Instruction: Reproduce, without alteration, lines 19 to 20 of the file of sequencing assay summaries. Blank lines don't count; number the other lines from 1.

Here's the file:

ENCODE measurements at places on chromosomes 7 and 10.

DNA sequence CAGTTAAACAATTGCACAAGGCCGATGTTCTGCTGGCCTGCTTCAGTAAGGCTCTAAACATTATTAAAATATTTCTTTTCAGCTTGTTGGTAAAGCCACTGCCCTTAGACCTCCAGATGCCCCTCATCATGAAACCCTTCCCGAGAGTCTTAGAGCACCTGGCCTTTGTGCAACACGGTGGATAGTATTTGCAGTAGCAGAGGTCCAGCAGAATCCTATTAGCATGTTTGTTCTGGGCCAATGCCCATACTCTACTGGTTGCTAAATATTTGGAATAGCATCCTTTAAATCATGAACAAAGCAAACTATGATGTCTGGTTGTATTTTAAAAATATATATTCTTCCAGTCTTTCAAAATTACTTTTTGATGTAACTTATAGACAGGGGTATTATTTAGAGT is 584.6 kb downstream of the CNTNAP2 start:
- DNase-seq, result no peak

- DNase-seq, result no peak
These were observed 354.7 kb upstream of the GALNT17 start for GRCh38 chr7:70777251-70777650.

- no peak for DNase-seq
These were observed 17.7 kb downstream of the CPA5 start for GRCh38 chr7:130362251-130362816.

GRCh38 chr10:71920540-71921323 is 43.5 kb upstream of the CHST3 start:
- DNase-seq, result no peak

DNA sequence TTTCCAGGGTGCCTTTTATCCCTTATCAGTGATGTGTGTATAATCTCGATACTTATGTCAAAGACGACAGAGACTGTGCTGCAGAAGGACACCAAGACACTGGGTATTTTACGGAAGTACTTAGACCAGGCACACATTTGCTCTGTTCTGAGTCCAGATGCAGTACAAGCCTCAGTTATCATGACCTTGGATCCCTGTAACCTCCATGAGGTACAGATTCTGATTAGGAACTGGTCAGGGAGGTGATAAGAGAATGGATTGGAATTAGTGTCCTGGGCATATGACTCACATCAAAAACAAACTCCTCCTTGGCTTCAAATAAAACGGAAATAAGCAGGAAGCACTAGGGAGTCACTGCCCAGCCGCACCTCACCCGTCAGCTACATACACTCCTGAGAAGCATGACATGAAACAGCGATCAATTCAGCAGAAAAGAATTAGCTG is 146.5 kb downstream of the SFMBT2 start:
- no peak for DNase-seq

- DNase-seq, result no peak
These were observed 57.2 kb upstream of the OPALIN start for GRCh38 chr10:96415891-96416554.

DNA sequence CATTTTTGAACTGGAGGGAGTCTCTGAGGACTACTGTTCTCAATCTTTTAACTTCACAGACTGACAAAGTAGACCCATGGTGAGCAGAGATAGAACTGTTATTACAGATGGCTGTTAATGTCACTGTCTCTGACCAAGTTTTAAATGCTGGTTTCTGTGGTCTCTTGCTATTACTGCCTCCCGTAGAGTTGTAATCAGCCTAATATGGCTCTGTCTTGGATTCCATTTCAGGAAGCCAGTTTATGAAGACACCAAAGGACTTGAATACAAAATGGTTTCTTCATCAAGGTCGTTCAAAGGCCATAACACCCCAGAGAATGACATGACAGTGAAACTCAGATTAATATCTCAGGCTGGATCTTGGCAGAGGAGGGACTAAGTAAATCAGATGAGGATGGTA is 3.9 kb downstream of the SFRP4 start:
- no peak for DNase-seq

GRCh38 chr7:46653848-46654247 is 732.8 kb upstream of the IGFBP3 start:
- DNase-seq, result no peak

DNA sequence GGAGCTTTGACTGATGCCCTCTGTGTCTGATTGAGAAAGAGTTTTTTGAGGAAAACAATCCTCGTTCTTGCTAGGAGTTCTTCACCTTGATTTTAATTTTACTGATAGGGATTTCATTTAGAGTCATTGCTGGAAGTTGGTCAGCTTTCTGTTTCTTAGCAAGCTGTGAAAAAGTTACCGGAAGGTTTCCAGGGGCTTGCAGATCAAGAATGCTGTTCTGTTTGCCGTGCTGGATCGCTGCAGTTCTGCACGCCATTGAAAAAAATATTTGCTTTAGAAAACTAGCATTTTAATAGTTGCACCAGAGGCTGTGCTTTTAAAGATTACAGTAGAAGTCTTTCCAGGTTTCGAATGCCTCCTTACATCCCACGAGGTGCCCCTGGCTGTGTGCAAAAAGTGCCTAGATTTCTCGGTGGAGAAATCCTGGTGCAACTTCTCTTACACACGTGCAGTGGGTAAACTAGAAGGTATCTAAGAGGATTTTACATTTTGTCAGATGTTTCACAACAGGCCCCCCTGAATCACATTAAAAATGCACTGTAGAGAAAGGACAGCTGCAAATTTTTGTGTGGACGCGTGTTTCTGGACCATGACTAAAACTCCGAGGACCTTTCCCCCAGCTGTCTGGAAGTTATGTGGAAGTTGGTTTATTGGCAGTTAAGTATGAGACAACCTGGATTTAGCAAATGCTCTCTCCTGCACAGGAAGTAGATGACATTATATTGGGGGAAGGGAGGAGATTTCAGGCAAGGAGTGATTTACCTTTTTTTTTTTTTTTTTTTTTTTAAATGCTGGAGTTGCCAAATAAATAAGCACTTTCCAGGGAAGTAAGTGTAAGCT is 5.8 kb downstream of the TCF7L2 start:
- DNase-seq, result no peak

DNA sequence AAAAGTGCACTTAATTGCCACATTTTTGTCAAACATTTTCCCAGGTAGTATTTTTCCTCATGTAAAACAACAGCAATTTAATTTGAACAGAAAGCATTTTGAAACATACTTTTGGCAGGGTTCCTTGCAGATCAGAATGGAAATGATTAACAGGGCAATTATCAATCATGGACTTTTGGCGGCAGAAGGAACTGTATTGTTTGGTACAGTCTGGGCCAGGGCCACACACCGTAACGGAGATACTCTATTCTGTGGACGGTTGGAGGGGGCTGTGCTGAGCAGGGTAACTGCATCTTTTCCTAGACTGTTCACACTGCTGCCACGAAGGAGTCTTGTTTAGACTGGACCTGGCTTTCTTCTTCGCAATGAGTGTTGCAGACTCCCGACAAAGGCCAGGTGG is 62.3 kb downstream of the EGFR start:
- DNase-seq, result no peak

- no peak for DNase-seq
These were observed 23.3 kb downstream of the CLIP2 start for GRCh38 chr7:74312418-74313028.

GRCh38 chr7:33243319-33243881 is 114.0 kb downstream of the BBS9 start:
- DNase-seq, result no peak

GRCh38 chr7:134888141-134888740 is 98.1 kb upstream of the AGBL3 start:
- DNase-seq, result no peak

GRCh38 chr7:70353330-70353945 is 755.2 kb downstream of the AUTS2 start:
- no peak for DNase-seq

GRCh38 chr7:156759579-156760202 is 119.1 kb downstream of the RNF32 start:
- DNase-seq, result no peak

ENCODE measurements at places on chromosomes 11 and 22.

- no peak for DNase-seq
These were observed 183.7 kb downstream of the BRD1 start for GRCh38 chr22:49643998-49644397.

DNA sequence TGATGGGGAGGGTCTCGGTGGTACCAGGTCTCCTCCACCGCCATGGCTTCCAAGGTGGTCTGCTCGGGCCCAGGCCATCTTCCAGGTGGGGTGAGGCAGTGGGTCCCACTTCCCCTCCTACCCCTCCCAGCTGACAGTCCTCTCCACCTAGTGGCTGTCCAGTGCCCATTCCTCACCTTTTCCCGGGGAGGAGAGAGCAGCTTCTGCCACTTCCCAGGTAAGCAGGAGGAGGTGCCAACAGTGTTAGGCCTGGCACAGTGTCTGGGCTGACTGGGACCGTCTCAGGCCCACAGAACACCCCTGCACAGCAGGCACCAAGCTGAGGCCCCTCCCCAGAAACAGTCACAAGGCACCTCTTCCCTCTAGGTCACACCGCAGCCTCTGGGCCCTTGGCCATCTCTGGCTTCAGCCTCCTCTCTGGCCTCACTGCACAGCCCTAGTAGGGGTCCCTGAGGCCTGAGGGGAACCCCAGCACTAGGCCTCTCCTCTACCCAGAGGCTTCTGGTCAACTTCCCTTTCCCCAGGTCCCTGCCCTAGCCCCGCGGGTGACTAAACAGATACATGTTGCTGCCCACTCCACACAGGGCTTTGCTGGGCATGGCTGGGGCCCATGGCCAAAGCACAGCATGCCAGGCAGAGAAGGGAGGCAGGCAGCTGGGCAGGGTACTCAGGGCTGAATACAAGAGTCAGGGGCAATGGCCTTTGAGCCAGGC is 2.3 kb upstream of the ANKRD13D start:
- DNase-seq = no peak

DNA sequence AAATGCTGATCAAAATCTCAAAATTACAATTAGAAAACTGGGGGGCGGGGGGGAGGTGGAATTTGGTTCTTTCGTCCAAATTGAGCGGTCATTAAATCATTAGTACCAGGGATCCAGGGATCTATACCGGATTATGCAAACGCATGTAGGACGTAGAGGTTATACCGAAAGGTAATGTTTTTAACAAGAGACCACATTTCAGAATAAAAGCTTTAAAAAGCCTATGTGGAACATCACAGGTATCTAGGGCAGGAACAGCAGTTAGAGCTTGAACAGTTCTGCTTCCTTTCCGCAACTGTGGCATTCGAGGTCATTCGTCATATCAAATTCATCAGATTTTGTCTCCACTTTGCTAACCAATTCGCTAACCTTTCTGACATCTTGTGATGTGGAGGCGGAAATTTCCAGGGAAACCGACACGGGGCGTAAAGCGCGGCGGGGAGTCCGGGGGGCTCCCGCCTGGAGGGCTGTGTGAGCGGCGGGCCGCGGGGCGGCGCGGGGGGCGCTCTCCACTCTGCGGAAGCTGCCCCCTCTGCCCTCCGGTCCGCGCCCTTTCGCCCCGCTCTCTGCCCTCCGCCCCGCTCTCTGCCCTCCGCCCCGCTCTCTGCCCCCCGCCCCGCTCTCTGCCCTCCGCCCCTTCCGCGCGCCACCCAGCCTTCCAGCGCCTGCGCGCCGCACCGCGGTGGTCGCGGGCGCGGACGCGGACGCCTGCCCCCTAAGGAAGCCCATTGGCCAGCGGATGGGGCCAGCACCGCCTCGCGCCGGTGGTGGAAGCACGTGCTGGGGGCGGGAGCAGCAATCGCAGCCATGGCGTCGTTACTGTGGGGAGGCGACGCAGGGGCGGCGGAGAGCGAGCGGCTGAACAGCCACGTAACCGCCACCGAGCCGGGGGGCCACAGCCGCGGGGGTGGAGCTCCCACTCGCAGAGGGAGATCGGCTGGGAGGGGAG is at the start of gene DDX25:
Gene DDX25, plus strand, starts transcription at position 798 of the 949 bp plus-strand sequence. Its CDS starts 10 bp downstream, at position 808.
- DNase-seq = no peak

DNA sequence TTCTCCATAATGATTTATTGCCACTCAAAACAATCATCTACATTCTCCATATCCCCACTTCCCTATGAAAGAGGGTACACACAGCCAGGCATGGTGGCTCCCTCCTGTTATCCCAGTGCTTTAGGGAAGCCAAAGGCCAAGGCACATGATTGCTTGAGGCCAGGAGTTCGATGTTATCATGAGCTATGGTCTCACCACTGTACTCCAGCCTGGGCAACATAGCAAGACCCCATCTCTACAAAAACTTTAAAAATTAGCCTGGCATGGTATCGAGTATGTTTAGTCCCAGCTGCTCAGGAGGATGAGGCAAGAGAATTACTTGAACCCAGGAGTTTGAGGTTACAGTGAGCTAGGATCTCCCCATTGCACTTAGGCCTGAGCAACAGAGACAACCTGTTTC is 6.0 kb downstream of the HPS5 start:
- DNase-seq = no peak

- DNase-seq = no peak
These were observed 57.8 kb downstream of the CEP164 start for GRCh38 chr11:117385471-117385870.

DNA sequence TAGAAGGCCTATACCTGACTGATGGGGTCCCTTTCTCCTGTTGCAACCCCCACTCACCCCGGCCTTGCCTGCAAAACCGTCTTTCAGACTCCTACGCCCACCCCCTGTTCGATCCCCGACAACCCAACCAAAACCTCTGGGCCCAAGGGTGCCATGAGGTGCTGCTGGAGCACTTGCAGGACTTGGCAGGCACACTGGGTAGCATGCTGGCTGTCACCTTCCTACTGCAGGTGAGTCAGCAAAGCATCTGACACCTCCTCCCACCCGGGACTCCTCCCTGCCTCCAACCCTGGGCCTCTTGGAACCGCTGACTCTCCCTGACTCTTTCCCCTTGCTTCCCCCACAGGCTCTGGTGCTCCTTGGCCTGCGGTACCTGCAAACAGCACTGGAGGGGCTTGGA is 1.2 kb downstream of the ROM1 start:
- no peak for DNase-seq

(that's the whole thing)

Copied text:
- DNase-seq, result no peak

DNA sequence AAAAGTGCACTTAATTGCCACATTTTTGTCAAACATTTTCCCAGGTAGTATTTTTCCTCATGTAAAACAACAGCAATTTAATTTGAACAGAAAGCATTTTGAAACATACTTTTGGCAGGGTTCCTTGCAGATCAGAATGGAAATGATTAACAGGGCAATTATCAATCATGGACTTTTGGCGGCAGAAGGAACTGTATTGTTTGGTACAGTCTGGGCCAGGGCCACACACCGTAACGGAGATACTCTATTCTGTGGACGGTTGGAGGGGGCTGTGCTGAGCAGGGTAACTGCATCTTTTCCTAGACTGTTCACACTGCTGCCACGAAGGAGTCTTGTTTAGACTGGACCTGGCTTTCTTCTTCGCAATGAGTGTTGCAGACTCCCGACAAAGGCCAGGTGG is 62.3 kb downstream of the EGFR start: